Oscar nominee Joaquin Phoenix has made quite the spectacle of himself the past two years or so.  Surprising many, the star of "Gladiator" and "Walk the Line" claimed he had "retired" from acting and was intent on becoming a hip-hop artist in the fall of 2008.  It was unclear whether this was some sort of charade or a true artistic change of heart because Phoenix has always been a little off kilter to those who have worked with him.  Still, in the months that have followed he turned down numerous lucrative movie roles in order to work on his music.

Hints that Phoenix's behavior, which included growing out a long beard and wearing dark sunglasses at all hours, might not be legit first came to light after a bizarre appearance on "The Late Show with David Letterman."  Phoenix's longtime friend Casey Affleck was on hand to record the moment leading to scuttlebutt that the actor's behavior was all for a documentary or mockumentary project.  Considering that Phoenix is now actively looking to return to acting, it appears the last 24 months was a long experiment in the former.  Now, audiences and the entertainment industry will get to see what was really going on as Affleck's new film "I'm Not Here" debuts in theaters on Sept. 10.

Magnolia Films announced today they had acquired worldwide rights to the film which they describe as "Sometimes funny, sometimes shocking, and always riveting, the film is a portrait of an artist at a crossroads. Defying expectations, it deftly explores notions of courage and creative reinvention, as well as the ramifications of a life spent in the public eye."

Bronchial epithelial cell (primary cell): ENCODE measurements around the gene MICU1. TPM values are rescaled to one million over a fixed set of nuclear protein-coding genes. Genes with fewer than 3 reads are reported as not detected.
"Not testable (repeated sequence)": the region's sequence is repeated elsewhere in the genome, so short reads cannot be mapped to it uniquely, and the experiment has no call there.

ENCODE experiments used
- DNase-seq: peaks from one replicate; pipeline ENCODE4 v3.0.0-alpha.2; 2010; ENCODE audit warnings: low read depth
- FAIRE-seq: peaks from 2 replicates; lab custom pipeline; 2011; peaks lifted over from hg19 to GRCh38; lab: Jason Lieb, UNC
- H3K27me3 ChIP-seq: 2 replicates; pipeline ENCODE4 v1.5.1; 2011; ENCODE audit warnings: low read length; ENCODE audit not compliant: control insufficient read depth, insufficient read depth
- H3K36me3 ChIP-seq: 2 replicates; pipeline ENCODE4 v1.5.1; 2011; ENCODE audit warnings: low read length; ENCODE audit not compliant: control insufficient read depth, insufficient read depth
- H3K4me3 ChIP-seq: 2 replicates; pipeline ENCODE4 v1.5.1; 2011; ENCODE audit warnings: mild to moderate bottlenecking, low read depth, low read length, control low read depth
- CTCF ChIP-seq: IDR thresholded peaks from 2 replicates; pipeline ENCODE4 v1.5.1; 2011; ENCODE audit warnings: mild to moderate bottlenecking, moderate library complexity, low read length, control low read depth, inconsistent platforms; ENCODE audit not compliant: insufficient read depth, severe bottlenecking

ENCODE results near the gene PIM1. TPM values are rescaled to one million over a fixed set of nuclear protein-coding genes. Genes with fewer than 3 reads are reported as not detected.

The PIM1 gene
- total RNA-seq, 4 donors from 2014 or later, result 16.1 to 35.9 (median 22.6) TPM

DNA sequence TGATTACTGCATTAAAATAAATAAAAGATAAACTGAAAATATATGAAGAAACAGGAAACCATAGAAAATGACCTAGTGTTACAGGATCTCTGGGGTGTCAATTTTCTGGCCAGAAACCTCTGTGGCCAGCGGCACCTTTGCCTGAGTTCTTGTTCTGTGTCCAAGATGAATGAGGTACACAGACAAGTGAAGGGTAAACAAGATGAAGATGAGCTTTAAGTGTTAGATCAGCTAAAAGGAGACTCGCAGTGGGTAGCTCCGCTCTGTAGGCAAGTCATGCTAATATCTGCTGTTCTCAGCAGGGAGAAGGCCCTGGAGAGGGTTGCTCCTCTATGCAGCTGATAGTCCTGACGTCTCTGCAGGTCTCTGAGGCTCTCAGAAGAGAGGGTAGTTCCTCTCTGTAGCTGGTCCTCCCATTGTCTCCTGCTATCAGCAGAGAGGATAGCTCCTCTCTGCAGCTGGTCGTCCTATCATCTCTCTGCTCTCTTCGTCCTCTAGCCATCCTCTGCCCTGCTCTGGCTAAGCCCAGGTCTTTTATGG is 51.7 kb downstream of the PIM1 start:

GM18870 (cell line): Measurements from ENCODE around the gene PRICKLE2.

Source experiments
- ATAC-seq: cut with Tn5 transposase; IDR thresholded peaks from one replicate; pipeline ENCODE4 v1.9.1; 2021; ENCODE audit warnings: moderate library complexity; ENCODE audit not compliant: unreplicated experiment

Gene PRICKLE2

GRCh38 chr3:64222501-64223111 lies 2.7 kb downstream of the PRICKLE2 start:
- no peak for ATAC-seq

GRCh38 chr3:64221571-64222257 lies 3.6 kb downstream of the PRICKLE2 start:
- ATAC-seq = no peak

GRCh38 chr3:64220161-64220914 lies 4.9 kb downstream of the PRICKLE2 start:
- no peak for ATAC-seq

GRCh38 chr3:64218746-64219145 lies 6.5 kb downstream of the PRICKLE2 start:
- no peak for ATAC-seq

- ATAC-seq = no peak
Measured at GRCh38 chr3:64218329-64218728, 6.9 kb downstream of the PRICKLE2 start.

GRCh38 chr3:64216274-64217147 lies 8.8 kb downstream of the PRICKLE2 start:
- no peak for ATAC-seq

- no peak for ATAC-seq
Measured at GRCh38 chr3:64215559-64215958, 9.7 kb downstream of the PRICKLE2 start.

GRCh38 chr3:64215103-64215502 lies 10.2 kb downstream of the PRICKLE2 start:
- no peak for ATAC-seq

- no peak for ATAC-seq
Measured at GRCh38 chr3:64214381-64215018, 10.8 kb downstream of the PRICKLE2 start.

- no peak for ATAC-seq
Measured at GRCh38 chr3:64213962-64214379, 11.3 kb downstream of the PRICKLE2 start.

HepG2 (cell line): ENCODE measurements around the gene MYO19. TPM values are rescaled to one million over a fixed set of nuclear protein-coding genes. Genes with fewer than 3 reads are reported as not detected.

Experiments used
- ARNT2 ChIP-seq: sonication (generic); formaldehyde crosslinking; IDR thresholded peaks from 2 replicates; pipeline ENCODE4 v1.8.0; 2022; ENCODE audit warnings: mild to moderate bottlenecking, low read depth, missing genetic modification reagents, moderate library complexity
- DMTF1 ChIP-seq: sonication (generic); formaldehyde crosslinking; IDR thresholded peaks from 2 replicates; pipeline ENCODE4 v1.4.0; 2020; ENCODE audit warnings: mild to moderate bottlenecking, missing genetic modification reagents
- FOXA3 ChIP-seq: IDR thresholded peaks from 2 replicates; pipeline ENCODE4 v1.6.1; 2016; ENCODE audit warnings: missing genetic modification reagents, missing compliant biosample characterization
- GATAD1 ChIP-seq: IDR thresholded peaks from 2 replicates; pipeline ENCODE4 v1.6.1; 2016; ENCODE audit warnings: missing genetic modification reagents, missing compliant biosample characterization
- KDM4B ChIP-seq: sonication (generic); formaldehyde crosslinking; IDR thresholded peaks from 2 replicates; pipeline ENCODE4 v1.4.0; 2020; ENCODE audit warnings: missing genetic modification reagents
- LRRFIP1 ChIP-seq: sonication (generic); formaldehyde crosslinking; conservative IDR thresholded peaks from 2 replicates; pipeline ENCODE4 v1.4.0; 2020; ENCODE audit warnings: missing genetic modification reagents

While Magnolia is a legitimate independent studio, it's also clear "I'm Not Here" may not be up to par if larger compaies passed on what could be a relatively inexpensive, out of the box hit.  It's also curious Affleck and Phoenix, who have many friends and associates in the independent film world, could not get the documentary into any significant film festivals over the past year.  The Sept. 10 date insinuates, at least at this point, it certainly won't be at the Venice, Toronto or Telluride festivals.

Phoenix has not committed to an new upcoming projects, but reportedly considered replacing Edward Norton as the Hulk in "The Avengers."